Hot-Air Soldering QFN packages

QFN (Quad Flat No leads) packages are the devil’s work. As the name implies there are no leads, just tiny pads on the bottom of the chip where it’s almost impossible to get a soldering iron or test probe to. 

I found a couple of posts which suggest you can solder these bad boys with a soldering iron by positioning the chip, then ‘floating’ solder along the PCB trace to make the connection under the chip (with help from a lot of flux). I was able to use this technique to fix a broken connection, but not for the entire chip. This also doesn’t work if you need solder on the center pad.

A relatively easy way to solder these at home is with a hot air station. I’m using an Aoyue 909:

Here’s the process I use:

  1. On a scrap piece of circuit board work out what distance you need to hold the hot air gun from the circuit board and for how long before the solder melts. For my setup (an Aoyue Int 909) with air temperature and flow speed set at 50%, this was holding the gun 1 inch from the PCB  for 30 seconds.
  2. Apply flux to the PCB and tin each PCB pad, including the center. Its difficult to know how much solder to apply: too much and you’ll get shorts between pads, not enough and you’ll get bad connections. I aim for a very slight dome of solder. Make sure you have a particularly small amount on the center pad, as that is prone to shorting. If you’re etching your own board its also worth decreasing the size of the center pad on the PCB to reduce the probability of center pad bridges.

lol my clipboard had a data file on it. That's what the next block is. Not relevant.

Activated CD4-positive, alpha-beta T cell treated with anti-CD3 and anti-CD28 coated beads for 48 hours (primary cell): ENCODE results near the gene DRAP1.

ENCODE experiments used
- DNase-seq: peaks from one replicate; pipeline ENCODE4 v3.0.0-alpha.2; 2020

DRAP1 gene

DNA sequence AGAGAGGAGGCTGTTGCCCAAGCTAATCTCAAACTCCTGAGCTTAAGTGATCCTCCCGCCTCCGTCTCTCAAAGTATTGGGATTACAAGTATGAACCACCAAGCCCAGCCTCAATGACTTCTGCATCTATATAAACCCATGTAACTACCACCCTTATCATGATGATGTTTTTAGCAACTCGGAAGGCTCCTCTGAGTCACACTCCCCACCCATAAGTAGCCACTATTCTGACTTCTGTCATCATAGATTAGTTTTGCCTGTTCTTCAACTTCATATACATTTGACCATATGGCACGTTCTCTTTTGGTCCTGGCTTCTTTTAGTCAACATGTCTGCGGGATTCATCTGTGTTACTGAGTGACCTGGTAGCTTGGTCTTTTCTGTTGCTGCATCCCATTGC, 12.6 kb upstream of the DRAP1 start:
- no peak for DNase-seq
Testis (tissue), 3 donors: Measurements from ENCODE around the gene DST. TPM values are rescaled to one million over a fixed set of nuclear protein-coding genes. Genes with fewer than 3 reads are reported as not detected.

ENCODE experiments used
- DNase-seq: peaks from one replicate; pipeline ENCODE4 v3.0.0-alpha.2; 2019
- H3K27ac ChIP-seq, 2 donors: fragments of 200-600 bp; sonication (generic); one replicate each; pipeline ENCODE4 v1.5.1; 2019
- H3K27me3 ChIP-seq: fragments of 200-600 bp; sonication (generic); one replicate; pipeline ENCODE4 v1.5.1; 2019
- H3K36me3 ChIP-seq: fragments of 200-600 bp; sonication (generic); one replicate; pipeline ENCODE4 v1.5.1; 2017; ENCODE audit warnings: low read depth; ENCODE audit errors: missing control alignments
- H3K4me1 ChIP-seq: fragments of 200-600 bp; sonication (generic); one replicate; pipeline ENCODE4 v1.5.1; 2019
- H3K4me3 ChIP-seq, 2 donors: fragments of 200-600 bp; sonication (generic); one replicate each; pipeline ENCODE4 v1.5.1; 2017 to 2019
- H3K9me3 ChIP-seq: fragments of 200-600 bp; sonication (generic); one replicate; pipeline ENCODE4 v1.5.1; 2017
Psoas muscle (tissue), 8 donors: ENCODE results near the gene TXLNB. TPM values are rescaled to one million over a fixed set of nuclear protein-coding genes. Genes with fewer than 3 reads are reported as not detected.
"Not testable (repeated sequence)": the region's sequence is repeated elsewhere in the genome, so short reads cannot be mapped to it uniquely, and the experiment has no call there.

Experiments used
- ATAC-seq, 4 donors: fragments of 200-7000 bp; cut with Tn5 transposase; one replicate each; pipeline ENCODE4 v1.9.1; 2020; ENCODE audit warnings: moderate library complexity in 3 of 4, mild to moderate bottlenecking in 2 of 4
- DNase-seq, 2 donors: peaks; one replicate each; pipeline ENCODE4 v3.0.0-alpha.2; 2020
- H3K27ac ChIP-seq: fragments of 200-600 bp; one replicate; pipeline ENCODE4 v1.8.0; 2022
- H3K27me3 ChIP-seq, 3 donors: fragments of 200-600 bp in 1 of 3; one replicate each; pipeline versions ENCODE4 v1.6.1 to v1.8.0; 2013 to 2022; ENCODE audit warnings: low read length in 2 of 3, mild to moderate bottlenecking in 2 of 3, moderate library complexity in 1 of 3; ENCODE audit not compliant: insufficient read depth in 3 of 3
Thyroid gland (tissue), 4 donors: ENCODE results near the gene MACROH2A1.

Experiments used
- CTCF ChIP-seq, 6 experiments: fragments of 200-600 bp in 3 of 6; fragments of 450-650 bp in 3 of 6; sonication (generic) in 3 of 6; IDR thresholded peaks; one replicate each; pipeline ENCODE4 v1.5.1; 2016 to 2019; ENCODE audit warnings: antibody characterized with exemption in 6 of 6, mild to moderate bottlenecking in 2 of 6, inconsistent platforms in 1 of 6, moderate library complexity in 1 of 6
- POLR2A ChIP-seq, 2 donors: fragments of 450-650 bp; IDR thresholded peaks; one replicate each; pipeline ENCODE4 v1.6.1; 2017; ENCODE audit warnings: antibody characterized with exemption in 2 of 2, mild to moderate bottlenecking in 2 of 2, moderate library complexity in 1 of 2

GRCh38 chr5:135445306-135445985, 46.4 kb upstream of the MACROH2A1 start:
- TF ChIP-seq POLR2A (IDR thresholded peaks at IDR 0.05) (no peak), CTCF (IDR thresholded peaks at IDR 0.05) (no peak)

3. Apply flux to the chip and tin the chip’s pads. Make sure every pad has small amount of solder on it – this makes it much more likely that you’ll get a good connection later. Be careful not to get too much on the center.
  4. Apply plenty of flux to the PCB, and position the chip.
  5. Apply heat with the air gun using the parameters you worked out earlier (1 inch and 30 seconds for me). Move the air gun in small circles to make sure the heat is applied evenly. The chip may move around with the air flow, so tap it back into position with the tweezers as necessary (or reduce the airflow). Note that you’re supposed to follow the manufacturer’s soldering thermal profile (usually 2 minutes at a low temperature to allow the internal parts of the chip to expand with the heat, followed by 30 seconds at a high temperature to melt the solder). This is worth doing if you have a thermocouple to measure the temperature near the chip (otherwise you risk frying the chip or the PCB, as I’ve done a couple of times).
  6. When the solder melts, tap the chip into position. Its important to tap down on the top of the chip a few times – this should cause the chip to snap into position because of the solder surface tension.
  7. When its cooled, check for shorts with a multimeter. If you’ve got a short, use the air gun to remove the chip, use desoldering braid to remove the solder, and try again. The first time I tried this it took me 4 attempts to get it working without shorts (amazingly the chip still worked).
  8. Check the connections visually. If you see a suspicious looking connection you can use your soldering iron and some flux to ‘float’ solder along the PCB trace into the join.

Here’s the finished product, a BQ24123 Lithium Battery Charger:

This entry was posted in Electronics and tagged , , , , . Bookmark the permalink.

One Response to Hot-Air Soldering QFN packages

  1. Pingback: Soldering a QFN type package on a PCB?

Leave a Reply

Fill in your details below or click an icon to log in: Logo

You are commenting using your account. Log Out /  Change )

Google+ photo

You are commenting using your Google+ account. Log Out /  Change )

Twitter picture

You are commenting using your Twitter account. Log Out /  Change )

Facebook photo

You are commenting using your Facebook account. Log Out /  Change )


Connecting to %s